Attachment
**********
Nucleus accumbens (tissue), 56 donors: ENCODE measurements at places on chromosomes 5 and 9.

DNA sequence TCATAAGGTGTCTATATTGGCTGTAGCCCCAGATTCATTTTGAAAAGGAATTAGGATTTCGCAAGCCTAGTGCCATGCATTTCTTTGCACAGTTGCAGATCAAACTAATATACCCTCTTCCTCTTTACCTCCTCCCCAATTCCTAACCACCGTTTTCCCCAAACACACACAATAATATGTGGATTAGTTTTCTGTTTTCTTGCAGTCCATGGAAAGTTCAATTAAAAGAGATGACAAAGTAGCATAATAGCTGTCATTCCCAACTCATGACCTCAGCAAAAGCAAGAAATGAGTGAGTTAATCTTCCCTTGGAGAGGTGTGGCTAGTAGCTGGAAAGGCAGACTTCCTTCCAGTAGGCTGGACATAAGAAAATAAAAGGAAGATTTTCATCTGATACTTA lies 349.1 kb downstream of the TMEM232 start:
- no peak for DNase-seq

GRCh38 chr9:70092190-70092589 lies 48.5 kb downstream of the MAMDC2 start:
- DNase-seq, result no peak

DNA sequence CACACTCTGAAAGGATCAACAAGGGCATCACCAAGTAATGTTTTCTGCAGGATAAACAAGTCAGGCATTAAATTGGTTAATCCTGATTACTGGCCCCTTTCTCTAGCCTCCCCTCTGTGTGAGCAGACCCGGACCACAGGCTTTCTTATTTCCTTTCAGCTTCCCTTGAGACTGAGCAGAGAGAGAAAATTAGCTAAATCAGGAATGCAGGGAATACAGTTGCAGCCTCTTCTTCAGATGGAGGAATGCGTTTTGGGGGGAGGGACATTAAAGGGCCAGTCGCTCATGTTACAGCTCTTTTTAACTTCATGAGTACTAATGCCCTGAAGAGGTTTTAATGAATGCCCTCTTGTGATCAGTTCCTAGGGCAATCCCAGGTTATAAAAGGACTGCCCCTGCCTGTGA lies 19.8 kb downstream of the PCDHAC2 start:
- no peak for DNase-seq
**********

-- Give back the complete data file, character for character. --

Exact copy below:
Nucleus accumbens (tissue), 56 donors: ENCODE measurements at places on chromosomes 5 and 9.

DNA sequence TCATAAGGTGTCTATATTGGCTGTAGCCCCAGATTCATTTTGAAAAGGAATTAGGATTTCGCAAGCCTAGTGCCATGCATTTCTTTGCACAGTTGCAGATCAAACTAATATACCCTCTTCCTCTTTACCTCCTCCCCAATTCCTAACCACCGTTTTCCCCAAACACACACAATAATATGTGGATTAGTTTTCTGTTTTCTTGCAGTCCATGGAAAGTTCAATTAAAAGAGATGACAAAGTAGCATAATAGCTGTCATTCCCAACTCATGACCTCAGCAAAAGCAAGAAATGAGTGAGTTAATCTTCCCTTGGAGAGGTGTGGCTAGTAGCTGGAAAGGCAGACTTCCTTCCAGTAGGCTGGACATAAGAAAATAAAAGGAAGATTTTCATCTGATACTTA lies 349.1 kb downstream of the TMEM232 start:
- no peak for DNase-seq

GRCh38 chr9:70092190-70092589 lies 48.5 kb downstream of the MAMDC2 start:
- DNase-seq, result no peak

DNA sequence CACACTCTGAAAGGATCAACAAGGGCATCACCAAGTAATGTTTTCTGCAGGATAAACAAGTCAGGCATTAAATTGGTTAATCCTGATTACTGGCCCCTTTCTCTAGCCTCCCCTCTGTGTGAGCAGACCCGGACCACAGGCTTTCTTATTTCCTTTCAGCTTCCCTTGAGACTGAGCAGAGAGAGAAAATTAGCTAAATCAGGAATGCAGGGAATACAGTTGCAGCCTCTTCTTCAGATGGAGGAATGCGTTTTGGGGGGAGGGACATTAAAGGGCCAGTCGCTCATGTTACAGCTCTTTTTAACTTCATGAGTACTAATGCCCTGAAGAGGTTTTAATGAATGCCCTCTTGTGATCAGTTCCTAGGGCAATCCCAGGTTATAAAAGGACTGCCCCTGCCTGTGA lies 19.8 kb downstream of the PCDHAC2 start:
- no peak for DNase-seq